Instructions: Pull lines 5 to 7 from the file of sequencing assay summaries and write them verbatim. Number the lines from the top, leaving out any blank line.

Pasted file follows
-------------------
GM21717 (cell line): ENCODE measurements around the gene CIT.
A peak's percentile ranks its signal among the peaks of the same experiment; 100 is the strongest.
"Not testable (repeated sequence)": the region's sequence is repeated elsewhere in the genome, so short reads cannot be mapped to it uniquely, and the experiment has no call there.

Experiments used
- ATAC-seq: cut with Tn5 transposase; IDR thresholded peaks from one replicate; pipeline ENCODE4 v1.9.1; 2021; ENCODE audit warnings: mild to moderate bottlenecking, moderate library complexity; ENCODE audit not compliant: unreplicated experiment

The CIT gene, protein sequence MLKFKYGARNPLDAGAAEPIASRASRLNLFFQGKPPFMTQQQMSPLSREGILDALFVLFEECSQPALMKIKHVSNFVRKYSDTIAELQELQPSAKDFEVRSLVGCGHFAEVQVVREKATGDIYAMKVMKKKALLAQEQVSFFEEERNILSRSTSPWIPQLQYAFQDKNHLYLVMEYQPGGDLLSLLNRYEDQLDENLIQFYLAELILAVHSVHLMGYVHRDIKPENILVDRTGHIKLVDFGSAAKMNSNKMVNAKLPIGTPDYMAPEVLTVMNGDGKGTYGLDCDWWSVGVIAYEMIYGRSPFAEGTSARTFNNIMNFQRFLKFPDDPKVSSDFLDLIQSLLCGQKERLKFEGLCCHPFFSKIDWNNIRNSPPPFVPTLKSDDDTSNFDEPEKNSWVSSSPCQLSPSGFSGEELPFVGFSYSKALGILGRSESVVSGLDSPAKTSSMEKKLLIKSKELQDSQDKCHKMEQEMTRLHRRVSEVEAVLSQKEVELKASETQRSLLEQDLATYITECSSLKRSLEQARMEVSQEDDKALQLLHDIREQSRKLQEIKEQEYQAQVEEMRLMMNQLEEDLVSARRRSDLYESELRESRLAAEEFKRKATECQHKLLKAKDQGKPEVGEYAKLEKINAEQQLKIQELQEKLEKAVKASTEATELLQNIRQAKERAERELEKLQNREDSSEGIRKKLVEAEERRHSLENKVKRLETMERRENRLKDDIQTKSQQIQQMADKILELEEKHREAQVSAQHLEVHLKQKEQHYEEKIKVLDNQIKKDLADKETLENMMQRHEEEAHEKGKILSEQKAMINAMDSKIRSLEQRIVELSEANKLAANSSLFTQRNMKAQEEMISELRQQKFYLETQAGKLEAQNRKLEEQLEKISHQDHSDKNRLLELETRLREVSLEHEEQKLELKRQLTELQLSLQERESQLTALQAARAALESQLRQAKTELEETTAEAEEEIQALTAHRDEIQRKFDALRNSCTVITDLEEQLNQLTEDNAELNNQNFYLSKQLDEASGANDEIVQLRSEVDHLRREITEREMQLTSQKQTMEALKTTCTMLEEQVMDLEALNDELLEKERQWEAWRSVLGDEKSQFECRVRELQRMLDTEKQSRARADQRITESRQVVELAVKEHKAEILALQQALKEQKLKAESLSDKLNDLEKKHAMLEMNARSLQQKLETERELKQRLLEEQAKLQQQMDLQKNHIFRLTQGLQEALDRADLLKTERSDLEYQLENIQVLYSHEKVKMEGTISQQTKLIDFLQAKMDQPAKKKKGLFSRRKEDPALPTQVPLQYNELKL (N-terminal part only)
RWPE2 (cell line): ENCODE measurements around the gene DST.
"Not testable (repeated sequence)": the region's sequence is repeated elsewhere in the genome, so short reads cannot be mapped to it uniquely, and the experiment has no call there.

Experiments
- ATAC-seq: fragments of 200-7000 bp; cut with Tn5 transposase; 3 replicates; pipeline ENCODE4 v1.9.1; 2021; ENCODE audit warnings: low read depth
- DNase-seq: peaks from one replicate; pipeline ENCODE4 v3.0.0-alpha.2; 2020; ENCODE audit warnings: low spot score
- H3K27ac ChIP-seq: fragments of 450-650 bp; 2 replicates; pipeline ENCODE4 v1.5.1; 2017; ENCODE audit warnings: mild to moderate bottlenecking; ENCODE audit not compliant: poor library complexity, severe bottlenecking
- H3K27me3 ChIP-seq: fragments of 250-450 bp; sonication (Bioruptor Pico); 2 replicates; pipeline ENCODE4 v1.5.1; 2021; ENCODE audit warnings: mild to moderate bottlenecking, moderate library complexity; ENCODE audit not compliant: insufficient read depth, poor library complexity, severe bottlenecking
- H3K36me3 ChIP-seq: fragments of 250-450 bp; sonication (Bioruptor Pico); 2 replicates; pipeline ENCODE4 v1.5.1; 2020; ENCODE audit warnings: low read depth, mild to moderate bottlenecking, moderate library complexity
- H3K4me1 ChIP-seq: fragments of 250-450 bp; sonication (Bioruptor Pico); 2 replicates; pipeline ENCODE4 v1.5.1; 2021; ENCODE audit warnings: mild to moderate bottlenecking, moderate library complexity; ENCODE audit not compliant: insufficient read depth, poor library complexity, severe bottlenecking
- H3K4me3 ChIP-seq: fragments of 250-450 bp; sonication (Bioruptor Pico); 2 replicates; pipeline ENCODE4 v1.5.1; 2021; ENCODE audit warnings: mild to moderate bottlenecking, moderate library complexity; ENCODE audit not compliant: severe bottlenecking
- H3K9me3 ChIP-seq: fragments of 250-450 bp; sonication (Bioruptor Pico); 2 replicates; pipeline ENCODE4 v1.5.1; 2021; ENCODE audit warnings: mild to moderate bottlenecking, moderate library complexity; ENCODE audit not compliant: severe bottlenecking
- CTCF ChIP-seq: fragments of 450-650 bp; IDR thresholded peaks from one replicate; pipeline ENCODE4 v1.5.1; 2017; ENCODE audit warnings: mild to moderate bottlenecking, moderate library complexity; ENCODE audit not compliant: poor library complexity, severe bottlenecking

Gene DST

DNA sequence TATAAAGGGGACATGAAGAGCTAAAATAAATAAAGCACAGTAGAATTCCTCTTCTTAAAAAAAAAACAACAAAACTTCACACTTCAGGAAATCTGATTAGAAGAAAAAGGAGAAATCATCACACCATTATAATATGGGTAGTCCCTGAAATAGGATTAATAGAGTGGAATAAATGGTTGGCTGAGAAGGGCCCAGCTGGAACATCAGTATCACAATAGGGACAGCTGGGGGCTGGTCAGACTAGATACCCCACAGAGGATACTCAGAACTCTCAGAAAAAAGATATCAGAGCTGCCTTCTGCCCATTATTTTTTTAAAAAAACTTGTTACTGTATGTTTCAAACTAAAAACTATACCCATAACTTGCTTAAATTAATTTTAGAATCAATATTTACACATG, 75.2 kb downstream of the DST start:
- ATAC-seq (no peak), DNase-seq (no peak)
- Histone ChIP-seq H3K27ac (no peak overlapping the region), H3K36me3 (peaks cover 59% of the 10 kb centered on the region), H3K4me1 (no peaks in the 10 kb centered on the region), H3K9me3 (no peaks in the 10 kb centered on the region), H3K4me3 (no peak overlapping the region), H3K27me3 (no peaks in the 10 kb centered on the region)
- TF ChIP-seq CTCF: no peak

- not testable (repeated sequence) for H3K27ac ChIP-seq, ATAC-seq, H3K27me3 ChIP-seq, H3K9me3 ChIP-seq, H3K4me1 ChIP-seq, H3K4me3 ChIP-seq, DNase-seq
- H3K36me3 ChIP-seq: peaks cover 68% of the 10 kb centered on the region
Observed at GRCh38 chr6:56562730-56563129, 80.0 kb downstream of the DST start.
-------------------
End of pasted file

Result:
- ATAC-seq: cut with Tn5 transposase; IDR thresholded peaks from one replicate; pipeline ENCODE4 v1.9.1; 2021; ENCODE audit warnings: mild to moderate bottlenecking, moderate library complexity; ENCODE audit not compliant: unreplicated experiment

The CIT gene, protein sequence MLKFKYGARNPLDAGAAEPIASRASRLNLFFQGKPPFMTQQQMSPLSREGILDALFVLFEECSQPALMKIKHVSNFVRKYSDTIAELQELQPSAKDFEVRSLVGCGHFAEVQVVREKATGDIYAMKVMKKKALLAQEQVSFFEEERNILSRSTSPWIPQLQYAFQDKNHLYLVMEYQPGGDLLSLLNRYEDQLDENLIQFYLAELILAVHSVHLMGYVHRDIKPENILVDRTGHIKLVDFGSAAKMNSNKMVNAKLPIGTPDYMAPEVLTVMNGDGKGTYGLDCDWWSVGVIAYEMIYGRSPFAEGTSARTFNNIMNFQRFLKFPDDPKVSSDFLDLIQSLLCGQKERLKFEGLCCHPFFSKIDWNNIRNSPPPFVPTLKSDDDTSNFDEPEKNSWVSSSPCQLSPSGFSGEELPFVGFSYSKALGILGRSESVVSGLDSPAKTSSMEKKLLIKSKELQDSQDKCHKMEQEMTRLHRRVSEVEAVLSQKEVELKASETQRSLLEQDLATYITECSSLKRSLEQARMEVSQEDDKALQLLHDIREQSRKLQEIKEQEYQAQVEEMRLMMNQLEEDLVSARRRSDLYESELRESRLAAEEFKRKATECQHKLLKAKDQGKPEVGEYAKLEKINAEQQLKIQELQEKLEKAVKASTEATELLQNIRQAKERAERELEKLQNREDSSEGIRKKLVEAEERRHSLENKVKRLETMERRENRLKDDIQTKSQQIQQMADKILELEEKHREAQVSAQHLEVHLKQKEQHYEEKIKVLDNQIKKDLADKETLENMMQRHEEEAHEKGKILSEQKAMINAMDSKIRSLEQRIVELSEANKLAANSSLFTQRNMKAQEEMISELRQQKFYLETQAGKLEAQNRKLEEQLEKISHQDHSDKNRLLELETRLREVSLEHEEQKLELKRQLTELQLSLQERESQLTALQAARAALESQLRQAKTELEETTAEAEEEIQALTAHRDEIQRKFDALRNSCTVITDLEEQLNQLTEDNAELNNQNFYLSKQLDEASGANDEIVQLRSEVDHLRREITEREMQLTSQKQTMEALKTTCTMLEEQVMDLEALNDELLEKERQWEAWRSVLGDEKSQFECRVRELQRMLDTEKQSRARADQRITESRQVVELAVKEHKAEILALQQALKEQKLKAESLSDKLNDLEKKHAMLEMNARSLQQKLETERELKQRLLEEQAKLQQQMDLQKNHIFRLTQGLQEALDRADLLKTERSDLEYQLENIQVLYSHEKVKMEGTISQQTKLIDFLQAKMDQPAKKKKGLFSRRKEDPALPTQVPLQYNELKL (N-terminal part only)
RWPE2 (cell line): ENCODE measurements around the gene DST.